TOPSAIL BEACH – The Topsail Beach Planning Board on Wednesday denied a request to rezone a portion of the undeveloped southern end of the town to build a family compound.
The board’s unanimous recommendation now goes to Topsail Beach commissioners, who will decide whether to uphold the planning board’s vote or approve the application to conditionally rezone roughly a quarter of the property known as The Point from its current conservation zone.
Commissioners are expected during their June 14 meeting to schedule a public hearing, which is anticipated to be held during the board’s July 12 meeting.
Raleigh software entrepreneur Todd Olson’s rezoning request has been met with a flurry of opposition from property owners in the town, throughout the island and tourists who frequent the town for family vacations and day trips.
After the planning board cast its vote Wednesday, one man in the audience called out, “Hallelujah!” A majority of people filling the chairs set up in The Historic Assembly Building in the heart of the Pender County town’s business district applauded the decision.
Representatives of the Olson family declined to comment after the meeting.
The Olson family wants to build seven houses, a pool and pool house, decking, beach and sound accesses and a six-slip private marina on the sprawling nearly 150-acre site that has steadily grown over the years as the southern end of Topsail Island at New Topsail Inlet has accrued sand.
The Olsons are under contract to buy the land pending whether or not the footprint in which building would occur – fewer than 30 acres – gets rezoned.
They have also signed a letter of intent with the North Carolina Coastal Land Trust to grant the organization a conservation easement for a minimum of 80% of the property. If that deal were to go through it would mean that more than 115 acres would forever stay undeveloped.
For months now, town residents, property owners and tourists have expressed opposition to the rezoning request in public meetings and hearings, and on social media.
A grassroots group called Conserve the Point is working with nongovernmental organizations to try and cull public and private funding to buy the land from the McLeod family, which has owned the property for decades.
Prospective buyer Laura Olson said Wednesday that she is an environmentalist, one who can be found at beach cleanups and who works on water quality issues.
“I do believe we’re on the same team. What makes me worried are the options that would come after us,” she said, alluding to developers who might eye the land if it remains on the market.
There are areas of the property that are already threatened, she said. Unleashed dogs disturb the nests of shorebirds and people sometimes traverse the dunes.
The land is designated critical habitat to threatened and endangered piping plovers and loggerhead sea turtles.
“We do plan to work with scientists and protecting things on the property,” Olson said.
She said a conservation easement for the majority of the land would be made official before building would begin.
“Honestly, we’re pretty focused with our family and our work lives today,” Olson said. “This is a project we don’t even really want to be working on right now. This is for the future.”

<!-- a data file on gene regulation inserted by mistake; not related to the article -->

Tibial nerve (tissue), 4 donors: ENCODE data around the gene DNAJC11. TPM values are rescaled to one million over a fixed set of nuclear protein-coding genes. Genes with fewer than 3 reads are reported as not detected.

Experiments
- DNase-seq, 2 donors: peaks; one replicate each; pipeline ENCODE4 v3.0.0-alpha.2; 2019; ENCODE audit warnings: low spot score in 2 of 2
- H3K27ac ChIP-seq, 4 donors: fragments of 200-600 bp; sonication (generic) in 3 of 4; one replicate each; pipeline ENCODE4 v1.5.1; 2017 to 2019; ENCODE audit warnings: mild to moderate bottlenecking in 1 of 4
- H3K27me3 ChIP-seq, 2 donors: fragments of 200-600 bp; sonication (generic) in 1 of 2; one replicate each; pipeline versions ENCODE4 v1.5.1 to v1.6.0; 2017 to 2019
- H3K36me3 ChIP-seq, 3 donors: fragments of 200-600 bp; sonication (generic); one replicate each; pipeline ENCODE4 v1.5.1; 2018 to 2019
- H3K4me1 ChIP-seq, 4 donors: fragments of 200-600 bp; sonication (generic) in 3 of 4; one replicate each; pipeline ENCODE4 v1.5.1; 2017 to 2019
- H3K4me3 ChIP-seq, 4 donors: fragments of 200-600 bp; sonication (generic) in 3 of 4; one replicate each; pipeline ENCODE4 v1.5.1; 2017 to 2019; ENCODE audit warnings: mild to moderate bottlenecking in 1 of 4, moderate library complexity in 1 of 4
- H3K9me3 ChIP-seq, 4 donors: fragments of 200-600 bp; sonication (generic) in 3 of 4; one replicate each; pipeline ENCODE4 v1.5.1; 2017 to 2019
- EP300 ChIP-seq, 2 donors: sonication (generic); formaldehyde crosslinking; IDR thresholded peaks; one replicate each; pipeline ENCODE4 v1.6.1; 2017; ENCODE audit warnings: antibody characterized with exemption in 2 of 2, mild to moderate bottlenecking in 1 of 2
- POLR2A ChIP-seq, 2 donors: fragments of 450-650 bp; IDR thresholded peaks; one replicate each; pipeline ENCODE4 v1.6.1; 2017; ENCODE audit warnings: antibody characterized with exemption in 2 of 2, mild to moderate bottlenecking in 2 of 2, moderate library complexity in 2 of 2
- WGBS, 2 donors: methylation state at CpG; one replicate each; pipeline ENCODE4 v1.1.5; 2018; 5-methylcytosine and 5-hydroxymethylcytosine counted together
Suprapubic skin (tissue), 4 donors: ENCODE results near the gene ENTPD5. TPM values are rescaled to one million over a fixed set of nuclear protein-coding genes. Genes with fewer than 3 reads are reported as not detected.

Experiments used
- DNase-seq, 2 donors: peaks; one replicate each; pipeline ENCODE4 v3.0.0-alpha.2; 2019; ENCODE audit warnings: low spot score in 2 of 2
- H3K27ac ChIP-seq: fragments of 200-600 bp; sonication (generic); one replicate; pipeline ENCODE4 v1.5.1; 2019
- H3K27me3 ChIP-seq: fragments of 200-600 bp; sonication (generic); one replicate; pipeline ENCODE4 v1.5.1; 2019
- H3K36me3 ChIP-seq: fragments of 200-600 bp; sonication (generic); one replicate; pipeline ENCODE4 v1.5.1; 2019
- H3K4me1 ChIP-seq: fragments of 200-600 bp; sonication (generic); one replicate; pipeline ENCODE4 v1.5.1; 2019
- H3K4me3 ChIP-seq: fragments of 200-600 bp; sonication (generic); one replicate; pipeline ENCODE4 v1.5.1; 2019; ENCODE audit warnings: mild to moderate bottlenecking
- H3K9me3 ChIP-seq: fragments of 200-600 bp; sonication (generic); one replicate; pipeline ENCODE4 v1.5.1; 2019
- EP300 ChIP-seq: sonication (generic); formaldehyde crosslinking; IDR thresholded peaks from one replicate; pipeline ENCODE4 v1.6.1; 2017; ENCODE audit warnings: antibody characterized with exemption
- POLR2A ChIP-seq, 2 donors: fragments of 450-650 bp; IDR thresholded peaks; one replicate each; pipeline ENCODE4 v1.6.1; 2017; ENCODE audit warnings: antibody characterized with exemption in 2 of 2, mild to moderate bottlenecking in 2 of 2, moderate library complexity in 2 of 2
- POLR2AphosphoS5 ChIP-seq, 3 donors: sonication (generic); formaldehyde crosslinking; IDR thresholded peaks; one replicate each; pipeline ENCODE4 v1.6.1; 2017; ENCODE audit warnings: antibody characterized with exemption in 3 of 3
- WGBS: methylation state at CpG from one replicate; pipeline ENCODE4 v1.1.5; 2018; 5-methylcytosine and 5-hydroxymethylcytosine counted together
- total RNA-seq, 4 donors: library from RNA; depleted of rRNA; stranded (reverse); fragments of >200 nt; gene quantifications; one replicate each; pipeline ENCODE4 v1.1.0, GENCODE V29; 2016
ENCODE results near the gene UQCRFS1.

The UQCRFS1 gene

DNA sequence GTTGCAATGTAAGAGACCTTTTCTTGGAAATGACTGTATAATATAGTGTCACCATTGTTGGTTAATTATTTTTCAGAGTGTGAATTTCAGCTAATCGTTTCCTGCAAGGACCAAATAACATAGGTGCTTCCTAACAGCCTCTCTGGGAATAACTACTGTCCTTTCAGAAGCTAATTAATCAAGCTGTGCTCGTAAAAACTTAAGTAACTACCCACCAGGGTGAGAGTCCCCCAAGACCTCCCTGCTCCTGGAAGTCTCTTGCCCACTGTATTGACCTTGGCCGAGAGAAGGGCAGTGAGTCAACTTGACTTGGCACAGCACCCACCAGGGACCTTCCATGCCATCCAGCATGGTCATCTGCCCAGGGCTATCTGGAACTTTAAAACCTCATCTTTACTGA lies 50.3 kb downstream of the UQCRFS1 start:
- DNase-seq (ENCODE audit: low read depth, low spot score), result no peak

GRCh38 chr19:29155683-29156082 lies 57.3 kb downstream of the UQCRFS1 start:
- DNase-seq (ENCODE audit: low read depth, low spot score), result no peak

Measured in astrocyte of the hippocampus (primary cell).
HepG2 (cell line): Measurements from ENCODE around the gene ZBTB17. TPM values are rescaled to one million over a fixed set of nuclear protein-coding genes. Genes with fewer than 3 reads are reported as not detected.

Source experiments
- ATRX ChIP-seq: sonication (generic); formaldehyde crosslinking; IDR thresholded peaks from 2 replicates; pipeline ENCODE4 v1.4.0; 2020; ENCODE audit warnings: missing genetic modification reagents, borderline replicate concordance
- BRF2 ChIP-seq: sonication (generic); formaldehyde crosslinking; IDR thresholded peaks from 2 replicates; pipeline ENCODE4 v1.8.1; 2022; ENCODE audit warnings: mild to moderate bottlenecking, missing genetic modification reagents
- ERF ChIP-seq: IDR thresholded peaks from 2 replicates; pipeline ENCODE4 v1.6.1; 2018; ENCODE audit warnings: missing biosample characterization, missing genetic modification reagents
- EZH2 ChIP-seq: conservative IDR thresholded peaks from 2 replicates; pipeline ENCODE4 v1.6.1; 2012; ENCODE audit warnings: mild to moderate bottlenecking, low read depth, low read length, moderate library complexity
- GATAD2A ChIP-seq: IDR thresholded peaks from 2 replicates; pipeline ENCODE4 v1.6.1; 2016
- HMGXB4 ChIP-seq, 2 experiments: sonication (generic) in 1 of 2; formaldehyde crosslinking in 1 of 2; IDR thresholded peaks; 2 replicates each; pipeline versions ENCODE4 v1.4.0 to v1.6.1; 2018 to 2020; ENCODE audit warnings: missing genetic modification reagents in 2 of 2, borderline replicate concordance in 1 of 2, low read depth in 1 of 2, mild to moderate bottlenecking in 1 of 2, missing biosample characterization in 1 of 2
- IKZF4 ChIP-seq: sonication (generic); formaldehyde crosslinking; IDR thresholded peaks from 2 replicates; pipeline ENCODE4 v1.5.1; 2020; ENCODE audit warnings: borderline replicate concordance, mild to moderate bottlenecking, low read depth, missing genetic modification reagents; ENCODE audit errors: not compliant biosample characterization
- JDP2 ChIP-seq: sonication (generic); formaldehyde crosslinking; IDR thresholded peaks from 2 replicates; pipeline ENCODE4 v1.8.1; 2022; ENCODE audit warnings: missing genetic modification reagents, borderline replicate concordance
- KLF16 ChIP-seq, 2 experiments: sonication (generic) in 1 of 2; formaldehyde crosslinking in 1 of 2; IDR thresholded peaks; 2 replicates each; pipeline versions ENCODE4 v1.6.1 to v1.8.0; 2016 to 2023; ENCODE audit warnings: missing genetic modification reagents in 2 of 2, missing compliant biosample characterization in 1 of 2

Even if commissioners buck the planning board’s recommendation, any proposed development of the land will face the scrutiny of federal and state regulatory agencies.
The property is in a federally designated Coastal Barrier Resources Act, or CBRA, unit.
Congress enacted CBRA, pronounced “cobra,” in the early 1980s to discourage development in low-lying, storm- and flood-prone coastal areas by prohibiting certain federal assistance within those areas, including access to the National Flood Insurance Program. Local governments face the threat of being cut off from some types of federal funding if that town, city or county extends infrastructure such as water and sewer service to development within a CBRA zone.
Topsail Beach has a policy in its current land use plan that mandates any development must connect to the town’s public water system. Because the land is within a CBRA zone, town water cannot be extended on the site.
That and other “differing policies and inconclusive descriptions for development density” resulted in town staff neither recommending or denying the conditional zoning request.
The land is also within a state-designated Inlet Hazard Area, one in which shorelines face a higher threat of erosion and flooding at inlets that can shift suddenly and dramatically.
In a last-minute update to the proposed development plans, Jacksonville-based surveyor Charles Riggs, who represents the Olsons, informed the planning board that the “building envelope,” or area in which development would occur, had been trimmed down from about 26 acres to 18 acres.
That decision was made after consulting further with the Coastal Land Trust and wildlife officials, he said.
“I believe we have a valid, legitimate plan here which includes over 123 acres of conserved land,” Riggs said.
He said the Olson family was still taking some of the conditions set forth by town planning staff under consideration, including deeding one acre adjacent to a town-maintained public parking lot to the town.
“We do not anticipate a helicopter pad. We don’t anticipate any short-term vacation rentals at this time,” Riggs said.
Before casting their votes, planning board members said they had to consider potential future impacts of the rezoning request and proposed development to the environment and to property owners.
“We don’t know the long-term impact as we think about water tanks and burying things and digging up the dunes … I just don’t feel comfortable with that lack of information,” said Carrie Hewitt, the board’s vice chair.